- The Washington Times - Wednesday, September 26, 2001

Radical Islamic militants looking to raise millions of dollars for various terrorist organizations have created dozens of Web sites featuring a hailstorm of slogans and selective verse to help bankroll the purchase of weapons and fund terrorist training camps.
The sites, many operating under the slogan "Know that paradise is under the shades of swords," offer instructions on where donations can be sent or smuggled, and explanations on why the funds are needed. Some even have online shopping, mostly books.
Federal law enforcement authorities said that while the principal support for terrorist groups continues to be foreign nations sympathetic to their cause, many terrorist organizations have turned to the Internet as a ready source of cash. Without access to money, authorities said, weapons and safe havens are difficult to come by.
The Internet has proved to be effective, cheap and accessible to terrorists, they said, and some of the sites draw thousands of the curious per month. In addition to raising money, the sites provide what authorities described as a ready forum to present ideology unchallenged by the U.S. government or the media.
Many of the sites direct funds to the Taliban in Afghanistan, or to banks and trust accounts in Pakistan. Last month, one site posted an "urgent" appeal for cash, suggesting that the money preferably U.S. currency be sent to the Taliban consignee in Karachi, Pakistan.
Federal officials yesterday declined to discuss measures now under way to combat Internet terrorism, although Attorney General John Ashcroft asked Senate and House committees this week to quickly pass legislation that would give law enforcement more investigative tools to capture, prosecute and convict terrorists.
"Technology has dramatically outpaced our statutes. Law-enforcement tools created decades ago were crafted for rotary telephones, not e-mail, the Internet, mobile communications and voice mail," he told the House Judiciary Committee.
Robert F. Turner, law professor at the University of Virginia and former national security adviser to the Senate Foreign Relations Committee, described the Internet as a "wonderful tool, but also a dangerous weapon" that can be used with or without encryption to coordinate terrorist attacks against this country or to raise funds for those involved.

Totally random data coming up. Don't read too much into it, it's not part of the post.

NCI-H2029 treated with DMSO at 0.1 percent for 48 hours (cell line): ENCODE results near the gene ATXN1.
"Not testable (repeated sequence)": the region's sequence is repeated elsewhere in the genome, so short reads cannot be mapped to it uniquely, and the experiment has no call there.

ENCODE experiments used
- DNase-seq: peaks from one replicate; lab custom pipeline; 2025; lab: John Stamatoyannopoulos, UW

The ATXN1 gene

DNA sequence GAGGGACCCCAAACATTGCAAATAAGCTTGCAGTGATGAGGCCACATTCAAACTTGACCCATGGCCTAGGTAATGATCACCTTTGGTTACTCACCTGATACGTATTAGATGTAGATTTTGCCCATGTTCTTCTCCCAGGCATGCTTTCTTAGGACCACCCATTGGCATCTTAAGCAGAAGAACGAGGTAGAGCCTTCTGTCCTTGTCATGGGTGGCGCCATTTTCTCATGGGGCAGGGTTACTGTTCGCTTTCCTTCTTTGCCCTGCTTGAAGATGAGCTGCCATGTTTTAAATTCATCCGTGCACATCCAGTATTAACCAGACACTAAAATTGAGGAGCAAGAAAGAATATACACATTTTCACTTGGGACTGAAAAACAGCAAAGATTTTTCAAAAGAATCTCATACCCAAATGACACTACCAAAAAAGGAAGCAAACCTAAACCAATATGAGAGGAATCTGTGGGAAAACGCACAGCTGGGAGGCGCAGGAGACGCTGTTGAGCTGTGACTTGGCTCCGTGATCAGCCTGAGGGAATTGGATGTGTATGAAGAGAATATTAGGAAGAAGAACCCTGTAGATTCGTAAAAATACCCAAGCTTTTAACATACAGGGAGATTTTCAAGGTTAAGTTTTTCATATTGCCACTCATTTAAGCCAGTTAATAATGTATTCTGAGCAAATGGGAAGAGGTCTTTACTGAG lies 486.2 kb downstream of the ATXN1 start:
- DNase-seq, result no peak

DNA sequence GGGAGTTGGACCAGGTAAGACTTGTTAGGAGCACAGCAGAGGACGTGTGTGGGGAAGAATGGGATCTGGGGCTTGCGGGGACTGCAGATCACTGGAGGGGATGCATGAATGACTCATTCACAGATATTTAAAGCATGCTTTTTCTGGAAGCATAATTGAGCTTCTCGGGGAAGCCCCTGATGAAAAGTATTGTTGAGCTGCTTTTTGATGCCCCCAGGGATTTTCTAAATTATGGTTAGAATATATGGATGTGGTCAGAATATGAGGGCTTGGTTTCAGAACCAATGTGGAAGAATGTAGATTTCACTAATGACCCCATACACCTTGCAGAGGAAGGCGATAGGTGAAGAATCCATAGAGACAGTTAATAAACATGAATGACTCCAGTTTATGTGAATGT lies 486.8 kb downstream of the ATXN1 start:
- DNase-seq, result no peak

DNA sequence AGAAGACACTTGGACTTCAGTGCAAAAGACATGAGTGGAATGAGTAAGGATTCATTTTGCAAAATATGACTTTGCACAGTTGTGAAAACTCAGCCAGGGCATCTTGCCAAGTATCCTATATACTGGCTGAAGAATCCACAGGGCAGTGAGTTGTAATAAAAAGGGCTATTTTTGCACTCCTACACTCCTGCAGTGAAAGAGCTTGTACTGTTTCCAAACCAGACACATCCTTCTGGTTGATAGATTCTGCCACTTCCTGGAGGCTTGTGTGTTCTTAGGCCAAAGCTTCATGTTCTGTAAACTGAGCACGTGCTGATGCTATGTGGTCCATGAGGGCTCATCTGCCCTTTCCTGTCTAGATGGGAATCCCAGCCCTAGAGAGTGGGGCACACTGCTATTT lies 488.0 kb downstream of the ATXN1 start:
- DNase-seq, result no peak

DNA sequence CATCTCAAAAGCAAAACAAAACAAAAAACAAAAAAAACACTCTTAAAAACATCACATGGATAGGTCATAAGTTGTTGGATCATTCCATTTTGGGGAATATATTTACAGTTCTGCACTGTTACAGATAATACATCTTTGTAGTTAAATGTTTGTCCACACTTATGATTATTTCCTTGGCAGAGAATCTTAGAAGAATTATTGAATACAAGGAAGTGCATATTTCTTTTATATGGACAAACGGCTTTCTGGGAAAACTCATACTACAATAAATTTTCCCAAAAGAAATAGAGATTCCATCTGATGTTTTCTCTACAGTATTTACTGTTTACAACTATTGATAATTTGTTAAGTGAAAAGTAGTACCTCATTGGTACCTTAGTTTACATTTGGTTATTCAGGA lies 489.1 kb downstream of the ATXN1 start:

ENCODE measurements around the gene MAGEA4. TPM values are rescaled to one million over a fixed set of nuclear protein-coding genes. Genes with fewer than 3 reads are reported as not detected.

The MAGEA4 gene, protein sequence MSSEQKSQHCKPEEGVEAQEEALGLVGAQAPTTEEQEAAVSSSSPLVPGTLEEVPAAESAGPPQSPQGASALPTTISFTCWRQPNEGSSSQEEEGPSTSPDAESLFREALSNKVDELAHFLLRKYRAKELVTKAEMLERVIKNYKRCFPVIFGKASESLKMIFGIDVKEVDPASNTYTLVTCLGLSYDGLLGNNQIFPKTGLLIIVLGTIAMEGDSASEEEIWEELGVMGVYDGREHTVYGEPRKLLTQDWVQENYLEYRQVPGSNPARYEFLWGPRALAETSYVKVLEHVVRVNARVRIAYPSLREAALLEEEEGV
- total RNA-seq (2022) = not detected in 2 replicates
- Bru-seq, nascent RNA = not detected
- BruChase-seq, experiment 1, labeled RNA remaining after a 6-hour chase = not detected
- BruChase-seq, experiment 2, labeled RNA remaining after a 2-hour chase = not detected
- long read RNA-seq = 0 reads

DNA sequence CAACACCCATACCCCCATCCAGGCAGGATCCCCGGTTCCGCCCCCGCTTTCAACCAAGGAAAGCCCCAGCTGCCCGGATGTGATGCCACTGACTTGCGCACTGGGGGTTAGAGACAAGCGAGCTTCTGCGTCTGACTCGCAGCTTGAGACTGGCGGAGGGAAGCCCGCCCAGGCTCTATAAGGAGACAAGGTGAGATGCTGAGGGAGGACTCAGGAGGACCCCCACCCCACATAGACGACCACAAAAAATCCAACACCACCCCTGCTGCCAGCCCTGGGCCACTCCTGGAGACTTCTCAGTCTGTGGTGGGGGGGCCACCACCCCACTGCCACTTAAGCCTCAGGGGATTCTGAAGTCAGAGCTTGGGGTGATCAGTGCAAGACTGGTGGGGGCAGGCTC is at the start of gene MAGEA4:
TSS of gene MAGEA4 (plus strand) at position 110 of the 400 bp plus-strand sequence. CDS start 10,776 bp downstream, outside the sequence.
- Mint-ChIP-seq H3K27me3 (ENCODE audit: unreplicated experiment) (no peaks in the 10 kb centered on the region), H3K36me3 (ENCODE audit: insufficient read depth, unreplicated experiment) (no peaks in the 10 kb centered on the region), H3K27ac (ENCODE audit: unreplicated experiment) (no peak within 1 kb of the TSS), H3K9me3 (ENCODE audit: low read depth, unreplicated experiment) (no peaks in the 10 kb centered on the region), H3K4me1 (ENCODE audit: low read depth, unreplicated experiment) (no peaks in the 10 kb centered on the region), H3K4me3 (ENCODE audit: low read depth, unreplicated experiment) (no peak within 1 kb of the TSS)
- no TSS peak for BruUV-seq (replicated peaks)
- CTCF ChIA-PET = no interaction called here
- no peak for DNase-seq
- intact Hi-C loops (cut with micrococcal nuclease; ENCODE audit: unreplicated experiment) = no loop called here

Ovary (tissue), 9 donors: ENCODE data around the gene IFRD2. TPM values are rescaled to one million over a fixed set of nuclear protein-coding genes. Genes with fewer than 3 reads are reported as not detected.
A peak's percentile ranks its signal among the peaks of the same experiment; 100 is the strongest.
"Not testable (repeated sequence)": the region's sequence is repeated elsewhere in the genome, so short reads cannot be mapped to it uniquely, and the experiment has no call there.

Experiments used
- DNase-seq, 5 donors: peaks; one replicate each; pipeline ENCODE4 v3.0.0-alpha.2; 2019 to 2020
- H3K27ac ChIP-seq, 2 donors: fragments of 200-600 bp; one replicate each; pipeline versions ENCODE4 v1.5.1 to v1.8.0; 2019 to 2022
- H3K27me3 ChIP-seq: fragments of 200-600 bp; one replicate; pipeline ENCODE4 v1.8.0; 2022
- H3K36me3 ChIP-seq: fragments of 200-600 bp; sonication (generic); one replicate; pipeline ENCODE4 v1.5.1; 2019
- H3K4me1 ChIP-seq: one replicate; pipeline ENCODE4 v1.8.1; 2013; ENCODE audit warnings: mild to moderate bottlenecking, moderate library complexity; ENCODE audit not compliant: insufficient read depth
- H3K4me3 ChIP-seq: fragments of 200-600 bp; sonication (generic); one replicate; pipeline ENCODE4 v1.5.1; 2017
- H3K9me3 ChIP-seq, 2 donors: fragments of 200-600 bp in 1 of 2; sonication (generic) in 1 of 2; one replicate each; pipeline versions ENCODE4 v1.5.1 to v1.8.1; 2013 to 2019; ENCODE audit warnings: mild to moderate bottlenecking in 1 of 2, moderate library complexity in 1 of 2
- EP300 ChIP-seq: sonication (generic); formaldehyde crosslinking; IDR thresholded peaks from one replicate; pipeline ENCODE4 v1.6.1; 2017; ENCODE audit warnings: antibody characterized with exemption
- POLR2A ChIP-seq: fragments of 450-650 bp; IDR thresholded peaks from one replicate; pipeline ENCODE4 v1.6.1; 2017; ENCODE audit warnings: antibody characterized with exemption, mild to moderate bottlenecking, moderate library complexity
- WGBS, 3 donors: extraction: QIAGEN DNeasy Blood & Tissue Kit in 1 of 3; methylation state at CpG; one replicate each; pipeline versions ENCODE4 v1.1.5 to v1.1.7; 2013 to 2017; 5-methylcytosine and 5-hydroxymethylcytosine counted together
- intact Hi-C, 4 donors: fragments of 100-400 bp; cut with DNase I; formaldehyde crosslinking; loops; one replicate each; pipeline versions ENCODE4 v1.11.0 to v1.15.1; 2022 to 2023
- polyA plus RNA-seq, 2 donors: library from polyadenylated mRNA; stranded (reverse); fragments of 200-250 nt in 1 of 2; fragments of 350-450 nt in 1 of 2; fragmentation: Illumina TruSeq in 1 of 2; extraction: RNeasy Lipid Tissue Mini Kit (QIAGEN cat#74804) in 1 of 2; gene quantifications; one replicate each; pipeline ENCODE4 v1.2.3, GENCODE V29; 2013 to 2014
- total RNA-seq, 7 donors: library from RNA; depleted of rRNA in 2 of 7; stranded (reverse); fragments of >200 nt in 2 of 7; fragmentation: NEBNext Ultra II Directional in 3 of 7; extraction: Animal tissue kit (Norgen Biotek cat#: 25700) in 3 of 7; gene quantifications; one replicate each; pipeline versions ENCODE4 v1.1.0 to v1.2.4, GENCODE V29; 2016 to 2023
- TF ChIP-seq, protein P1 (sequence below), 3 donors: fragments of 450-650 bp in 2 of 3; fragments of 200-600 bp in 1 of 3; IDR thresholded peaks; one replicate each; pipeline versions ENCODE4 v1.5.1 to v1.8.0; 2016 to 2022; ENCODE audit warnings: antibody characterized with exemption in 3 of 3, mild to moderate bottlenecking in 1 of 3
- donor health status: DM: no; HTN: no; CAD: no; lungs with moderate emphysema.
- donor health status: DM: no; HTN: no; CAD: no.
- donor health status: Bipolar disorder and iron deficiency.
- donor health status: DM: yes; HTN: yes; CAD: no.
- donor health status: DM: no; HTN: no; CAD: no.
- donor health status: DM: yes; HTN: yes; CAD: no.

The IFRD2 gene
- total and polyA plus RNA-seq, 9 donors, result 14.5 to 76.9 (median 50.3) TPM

Mr. Turner, also a former deputy secretary of state and White House intelligence adviser, said in a telephone interview that terrorists who use the Internet to raise funds often do so with impunity, noting that tracking down those involved is difficult.
"The Internet is here to stay, making the job of law enforcement far more difficult," he said. "Legislators need to ensure that within the scope of effective oversight and while still protecting civil liberties, counterintelligence officials and law enforcement authorities have the necessary tools they need to track down the serious problem of Internet terrorism.
"These people could not have done what they did without a large bankroll. We're dealing with nasty people who want to do terrible things to our country," Mr. Turner said.
Lee Curtis, managing director of investigations for Kroll Associates in San Francisco, said terrorists have discovered that the Internet can be used to raise money while maintaining anonymity.
He said in a telephone interview that Web sites can be created under aliases, designed to prevent audit trails and lead investigators to "proxy servers," sites that can disguise the actual user.
"We are in a war setting, and we need to create new rules, rules precipitated by national security. None of the old rules apply," he said.
Federal law gives the Internet First Amendment protections. As a result, the FBI can track Web site creators or visitors only with a court order and in the investigation of a specific crime, although U.S. law prohibits fund raising by groups on the State Department's list of foreign terrorists.
One of the Internet sites seeking funds actually identifies three bank or trust accounts to which money can be forwarded, complete with addresses and account numbers for both foreign and U.S. currency.
The site says donations can go directly to "Jihad organizations in potentially hot countries" or to the Jihad Support Network, a loosely defined organization that supports a "holy war" against the United States.
"The main aim in front of global Jihad is to facilitate the growth of various Jihad Movements around the world by supplying them with sufficient funds to purchase weapons and train their Individuals," says another site.
Most of the sites proclaim that it is the duty of Islamic leaders to send out an army "once or twice every year to terrorize the enemies of Allah" and the responsibility of the Muslim population to assist. They also say that expelling infidels from "our land is a compulsory duty upon all."
One site listing addresses to send donations says Muslims must work diligently to "establish the domination of Islam over all other systems of life, all over the world."

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